“Then I realised how many South African women needed help with other areas of their lives, so I wrote and published The Precious Little Black Book to empower them with information about their rights, health and economic empowerment. That was the start of a new and different career that now spans the fashion industry, sports, music, the arts and education – all to advance social development and reduce poverty and inequality.” 

Referring to each graduate’s personal aspirations, she invited them to “extend that list of aspirations to people you will commit to serve”.

“What service organisation will you support? Whose education will you help? Where will you apply your energy to help make the world a better place?”

The UCT community is underpinned by service to the broader community, the chancellor said.

Dr Melanie Atwell was one of 100 PhD graduates to be capped. She is with members of her family, Paddy Atwell (left) and William Atwell. Photo Nasief Manie.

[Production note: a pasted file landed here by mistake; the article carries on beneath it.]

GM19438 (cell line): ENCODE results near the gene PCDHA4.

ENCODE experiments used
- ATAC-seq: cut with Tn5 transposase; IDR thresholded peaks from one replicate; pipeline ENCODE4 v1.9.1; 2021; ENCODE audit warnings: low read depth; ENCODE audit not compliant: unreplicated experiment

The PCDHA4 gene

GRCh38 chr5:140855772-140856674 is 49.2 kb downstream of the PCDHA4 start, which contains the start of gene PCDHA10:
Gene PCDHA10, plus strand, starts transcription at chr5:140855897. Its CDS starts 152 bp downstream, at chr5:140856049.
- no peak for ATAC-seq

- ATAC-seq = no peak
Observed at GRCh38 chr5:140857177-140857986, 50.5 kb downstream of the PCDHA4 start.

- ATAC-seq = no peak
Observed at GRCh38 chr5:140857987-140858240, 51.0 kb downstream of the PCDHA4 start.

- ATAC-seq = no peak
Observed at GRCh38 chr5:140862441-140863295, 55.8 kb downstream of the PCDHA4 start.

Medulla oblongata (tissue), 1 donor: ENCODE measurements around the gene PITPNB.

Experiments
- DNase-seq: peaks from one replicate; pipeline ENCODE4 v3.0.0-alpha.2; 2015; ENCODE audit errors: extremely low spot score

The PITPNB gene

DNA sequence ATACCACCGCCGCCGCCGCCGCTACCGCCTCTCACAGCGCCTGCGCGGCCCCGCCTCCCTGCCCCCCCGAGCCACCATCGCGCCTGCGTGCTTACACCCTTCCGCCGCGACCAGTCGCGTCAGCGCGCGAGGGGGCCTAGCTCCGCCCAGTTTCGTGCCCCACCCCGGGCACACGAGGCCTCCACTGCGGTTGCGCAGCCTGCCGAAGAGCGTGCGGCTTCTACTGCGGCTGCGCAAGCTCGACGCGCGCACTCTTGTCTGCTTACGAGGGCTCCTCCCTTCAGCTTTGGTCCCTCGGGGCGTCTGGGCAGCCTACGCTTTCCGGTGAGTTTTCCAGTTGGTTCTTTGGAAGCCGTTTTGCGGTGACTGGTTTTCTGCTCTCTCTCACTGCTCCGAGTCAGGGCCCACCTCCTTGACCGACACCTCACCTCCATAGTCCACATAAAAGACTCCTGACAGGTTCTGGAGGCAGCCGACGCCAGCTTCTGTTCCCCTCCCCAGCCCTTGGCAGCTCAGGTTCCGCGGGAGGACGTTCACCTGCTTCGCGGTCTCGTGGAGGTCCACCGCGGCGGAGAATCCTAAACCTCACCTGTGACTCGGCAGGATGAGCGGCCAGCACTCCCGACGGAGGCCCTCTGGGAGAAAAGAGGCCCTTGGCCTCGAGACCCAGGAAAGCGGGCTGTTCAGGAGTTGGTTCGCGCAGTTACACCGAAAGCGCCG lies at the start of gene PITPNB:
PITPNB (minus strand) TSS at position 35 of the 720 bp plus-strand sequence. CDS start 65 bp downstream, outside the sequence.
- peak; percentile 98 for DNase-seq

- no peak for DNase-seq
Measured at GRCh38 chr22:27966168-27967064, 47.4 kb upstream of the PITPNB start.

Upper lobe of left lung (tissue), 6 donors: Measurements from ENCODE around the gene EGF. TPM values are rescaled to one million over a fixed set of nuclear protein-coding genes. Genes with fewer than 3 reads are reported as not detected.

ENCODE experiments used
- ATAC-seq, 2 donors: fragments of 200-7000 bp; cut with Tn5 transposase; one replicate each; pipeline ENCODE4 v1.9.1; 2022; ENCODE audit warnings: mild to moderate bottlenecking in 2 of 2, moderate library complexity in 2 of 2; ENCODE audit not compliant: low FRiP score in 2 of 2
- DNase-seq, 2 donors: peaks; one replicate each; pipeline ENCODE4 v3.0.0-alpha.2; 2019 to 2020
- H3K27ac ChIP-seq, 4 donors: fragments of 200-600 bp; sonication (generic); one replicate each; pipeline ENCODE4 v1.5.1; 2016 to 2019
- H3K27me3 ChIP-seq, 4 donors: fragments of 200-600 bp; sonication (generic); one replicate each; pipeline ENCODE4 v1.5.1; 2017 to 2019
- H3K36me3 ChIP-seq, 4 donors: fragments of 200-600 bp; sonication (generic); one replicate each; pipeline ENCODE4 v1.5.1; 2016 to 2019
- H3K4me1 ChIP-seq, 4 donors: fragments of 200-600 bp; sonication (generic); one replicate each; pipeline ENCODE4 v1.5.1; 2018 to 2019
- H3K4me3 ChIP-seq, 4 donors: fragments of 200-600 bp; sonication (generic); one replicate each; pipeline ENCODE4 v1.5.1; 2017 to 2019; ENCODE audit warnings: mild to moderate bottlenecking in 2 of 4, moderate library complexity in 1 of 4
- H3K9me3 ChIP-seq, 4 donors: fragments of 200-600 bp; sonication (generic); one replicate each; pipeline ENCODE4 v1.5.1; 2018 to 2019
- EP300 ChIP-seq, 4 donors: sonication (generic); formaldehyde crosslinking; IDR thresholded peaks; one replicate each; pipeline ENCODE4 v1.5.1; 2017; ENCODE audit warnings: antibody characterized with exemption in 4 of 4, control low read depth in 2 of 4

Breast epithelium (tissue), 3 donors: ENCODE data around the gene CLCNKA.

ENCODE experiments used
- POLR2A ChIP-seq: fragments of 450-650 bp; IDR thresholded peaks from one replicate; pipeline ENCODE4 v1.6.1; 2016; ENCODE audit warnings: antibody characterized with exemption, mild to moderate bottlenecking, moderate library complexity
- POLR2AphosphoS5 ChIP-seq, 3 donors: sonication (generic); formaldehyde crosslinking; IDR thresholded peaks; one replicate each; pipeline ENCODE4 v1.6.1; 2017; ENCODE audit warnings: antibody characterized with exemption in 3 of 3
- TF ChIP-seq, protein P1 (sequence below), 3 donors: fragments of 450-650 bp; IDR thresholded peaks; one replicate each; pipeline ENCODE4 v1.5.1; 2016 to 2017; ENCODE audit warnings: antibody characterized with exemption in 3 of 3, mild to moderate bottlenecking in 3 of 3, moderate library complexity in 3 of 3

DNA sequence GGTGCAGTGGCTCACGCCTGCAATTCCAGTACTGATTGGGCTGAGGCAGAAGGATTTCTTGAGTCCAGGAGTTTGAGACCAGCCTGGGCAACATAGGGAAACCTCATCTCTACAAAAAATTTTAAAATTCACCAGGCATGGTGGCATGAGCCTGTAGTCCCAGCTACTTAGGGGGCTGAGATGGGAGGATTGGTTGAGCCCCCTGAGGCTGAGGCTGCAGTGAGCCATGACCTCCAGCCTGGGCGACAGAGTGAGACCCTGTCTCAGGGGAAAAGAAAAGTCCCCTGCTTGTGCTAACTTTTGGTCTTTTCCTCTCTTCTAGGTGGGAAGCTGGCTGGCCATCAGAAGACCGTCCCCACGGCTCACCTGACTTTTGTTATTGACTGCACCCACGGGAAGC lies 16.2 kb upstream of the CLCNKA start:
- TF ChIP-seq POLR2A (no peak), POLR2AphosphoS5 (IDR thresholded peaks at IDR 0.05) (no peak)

“One of the reasons UCT has such a strong reputation around the world is because of our focus on social responsiveness and community outreach: using what we know about the world to help improve the world. And UCT is a proudly African institution because of our commitment to sharing African-based knowledge to provide African solutions to the problems we see. 

“When you march out of this hall at the end of this ceremony, I hope you take this thought with you: Wherever you will go after today, you will be a part of UCT. You are also already a part of other people’s lives.”

Moloi-Motsepe ended by reminding them, “You are all members of more than one community. That is a privilege and a responsibility and a choice. Because you now have greater potential to make a difference in someone else’s life, just as your community of believers made a difference to you.”